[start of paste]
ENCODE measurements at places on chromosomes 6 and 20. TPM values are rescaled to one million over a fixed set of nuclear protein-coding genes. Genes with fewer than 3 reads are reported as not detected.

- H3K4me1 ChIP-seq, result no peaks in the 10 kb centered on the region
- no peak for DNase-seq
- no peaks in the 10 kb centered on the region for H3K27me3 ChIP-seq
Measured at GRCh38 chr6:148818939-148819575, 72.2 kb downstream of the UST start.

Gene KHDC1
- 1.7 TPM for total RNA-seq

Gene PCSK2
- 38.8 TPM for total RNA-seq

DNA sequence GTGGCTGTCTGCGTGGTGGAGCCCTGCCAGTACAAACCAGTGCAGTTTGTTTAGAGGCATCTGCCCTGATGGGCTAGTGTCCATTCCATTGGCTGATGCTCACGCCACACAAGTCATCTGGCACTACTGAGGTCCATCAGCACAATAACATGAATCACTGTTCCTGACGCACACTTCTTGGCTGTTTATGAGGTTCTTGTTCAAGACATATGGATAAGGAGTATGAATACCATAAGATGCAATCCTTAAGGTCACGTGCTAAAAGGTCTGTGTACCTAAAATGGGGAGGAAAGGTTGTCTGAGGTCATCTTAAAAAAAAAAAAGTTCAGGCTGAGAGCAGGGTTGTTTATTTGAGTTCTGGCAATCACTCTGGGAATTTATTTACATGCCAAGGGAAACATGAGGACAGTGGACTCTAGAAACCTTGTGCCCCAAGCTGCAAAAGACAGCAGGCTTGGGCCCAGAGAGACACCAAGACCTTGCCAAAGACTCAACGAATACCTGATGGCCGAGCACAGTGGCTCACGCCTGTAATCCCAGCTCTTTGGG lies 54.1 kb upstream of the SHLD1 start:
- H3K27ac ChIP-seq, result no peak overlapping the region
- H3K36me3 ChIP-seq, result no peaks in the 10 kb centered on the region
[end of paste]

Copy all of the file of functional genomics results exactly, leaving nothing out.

ENCODE measurements at places on chromosomes 6 and 20. TPM values are rescaled to one million over a fixed set of nuclear protein-coding genes. Genes with fewer than 3 reads are reported as not detected.

- H3K4me1 ChIP-seq, result no peaks in the 10 kb centered on the region
- no peak for DNase-seq
- no peaks in the 10 kb centered on the region for H3K27me3 ChIP-seq
Measured at GRCh38 chr6:148818939-148819575, 72.2 kb downstream of the UST start.

Gene KHDC1
- 1.7 TPM for total RNA-seq

Gene PCSK2
- 38.8 TPM for total RNA-seq

DNA sequence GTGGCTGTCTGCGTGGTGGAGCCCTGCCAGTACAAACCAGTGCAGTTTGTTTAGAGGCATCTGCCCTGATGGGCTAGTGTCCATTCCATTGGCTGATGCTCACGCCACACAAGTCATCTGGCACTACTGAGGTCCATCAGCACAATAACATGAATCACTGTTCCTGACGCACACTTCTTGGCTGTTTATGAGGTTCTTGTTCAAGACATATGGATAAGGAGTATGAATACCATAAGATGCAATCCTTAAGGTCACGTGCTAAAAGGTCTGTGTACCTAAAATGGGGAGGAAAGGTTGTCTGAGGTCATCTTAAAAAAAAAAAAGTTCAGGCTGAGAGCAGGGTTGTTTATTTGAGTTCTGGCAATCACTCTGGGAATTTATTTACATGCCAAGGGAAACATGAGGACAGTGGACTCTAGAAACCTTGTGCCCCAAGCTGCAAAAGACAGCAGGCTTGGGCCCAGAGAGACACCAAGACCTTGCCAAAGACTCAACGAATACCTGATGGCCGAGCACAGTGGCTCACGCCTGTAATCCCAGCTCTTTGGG lies 54.1 kb upstream of the SHLD1 start:
- H3K27ac ChIP-seq, result no peak overlapping the region
- H3K36me3 ChIP-seq, result no peaks in the 10 kb centered on the region